9 p.m., July 27
One piece at a time at Sushi Tadokoro
Ordering Edo-style sushi in an Old Town mini-mart at $4/bite is a beautiful thing.
Few would think, “I’ll head down to Old Town and poke around in mini-malls between liquor stores and hair salons. Maybe I’ll find some great Edo-style sushi there.”
Nevertheless, that happens in this town sometimes. Barbarella’s discovered that the tapas and rolls at Sushi Tadokoro are 100% legit, but she didn’t get into the nigiri that much since there’s only so much of a menu someone can get into before it’s time to go home! I had heard that Tadokoro was great spot to go for Jiro Dreams of Sushi-style a la carte service, and boy was that ever the case.
It’s tremendous to be served one bite at a time, and drink green tea while silently contemplating just how beautiful a single piece of fish can be. The sushi chef prepares each piece with the right flavors. The rice underneath the sushi was exquisite; sweet, flavorful, and toothsome. I could have eaten an entire bowl of it by itself, but the nigiri really shone.
Lightly cured halibut had a delicate, sweet taste offset by just the tiniest addition of housemade soy sauce. Tender akami tuna ($2.50), from a Hawaiian bigeye, had the strongest wasabi bite of anything served. Mackerel and kohada (gizzard shad), both “shiny fishes” with high oil contents, were amazingly sweet. The mackerel benefitted from a transparent sheet of tofu skin and the delicate kohada looked beautiful, with its blue-spotted skin scored to reveal the deep flesh beneath.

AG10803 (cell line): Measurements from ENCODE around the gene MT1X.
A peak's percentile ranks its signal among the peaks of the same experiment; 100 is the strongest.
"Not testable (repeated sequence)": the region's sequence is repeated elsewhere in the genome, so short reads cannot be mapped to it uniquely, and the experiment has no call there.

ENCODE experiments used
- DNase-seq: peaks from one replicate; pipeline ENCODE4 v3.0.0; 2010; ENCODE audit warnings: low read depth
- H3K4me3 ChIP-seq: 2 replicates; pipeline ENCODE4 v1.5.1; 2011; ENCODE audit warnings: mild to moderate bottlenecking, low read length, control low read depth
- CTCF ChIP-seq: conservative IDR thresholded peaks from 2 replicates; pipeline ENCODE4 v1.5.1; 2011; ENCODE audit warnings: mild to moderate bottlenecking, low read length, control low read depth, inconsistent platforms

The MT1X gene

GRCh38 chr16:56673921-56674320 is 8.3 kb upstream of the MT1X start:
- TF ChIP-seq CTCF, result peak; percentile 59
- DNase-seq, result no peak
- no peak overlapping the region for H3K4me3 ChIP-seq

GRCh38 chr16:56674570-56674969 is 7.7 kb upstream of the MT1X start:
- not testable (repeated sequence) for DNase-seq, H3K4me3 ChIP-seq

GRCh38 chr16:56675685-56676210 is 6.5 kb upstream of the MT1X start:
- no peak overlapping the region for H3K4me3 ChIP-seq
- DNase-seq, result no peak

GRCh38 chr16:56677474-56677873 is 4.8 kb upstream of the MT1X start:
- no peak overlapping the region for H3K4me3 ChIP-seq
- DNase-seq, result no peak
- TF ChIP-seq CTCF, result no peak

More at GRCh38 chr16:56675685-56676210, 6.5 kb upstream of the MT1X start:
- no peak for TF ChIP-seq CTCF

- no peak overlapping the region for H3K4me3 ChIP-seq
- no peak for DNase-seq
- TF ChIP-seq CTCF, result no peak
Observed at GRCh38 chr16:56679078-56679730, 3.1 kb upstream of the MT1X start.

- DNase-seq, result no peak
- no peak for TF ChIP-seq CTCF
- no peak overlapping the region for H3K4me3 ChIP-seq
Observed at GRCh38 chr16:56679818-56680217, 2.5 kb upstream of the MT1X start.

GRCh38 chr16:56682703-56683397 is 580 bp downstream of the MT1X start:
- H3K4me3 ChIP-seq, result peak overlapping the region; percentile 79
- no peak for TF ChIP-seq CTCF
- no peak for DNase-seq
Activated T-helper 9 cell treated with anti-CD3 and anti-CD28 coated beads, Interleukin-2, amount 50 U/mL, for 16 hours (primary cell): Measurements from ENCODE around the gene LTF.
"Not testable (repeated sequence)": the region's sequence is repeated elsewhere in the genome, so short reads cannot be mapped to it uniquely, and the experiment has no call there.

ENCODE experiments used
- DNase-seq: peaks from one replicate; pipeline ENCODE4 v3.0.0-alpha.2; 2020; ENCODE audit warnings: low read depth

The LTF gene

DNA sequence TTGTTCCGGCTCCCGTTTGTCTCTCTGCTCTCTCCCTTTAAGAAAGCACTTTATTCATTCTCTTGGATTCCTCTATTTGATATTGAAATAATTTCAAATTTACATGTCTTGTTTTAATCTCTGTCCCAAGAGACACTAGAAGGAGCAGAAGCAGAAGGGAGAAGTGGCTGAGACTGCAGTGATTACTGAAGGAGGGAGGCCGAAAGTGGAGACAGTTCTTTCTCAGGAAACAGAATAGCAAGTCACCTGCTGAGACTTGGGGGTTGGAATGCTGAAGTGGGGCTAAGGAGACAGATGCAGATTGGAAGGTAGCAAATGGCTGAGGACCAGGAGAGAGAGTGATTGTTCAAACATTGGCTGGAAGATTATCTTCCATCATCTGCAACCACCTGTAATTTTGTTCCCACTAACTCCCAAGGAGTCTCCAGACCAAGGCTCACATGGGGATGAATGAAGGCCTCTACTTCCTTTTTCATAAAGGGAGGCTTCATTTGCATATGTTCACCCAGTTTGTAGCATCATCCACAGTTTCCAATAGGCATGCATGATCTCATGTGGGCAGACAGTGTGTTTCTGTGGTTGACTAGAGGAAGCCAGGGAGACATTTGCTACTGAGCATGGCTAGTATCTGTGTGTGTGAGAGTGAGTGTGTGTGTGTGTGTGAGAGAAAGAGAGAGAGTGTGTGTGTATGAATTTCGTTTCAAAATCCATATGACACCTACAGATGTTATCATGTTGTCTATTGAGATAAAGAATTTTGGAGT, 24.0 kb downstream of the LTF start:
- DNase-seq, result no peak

Geoduck clam, worth every penny of $6 for a single piece, got a twist of lemon and some shaved salt. The briny, chewiness of the clam warranted extended chewing and the flavor lingered on my palate until the next piece of sushi was served.
Perhaps the best piece of the night, zuke tuna ($3), was a piece of akami that had been marinated in a soy sauce broth and then dotted with a tiny speck of yuzukosho, which is a fermented chili pepper and yuzu spice that popped like nothing I’ve ever had before on a piece of sushi.
I ended the meal with a $6 piece of toro, which the chef expertly warmed on a dish for me before serving it.
What more can I say? I spent $40 (including the tip) for about ten pieces of sushi. Each one was a jewel, a beautiful expression of Edo-style sushi, particularly at the price.
2244 San Diego Avenue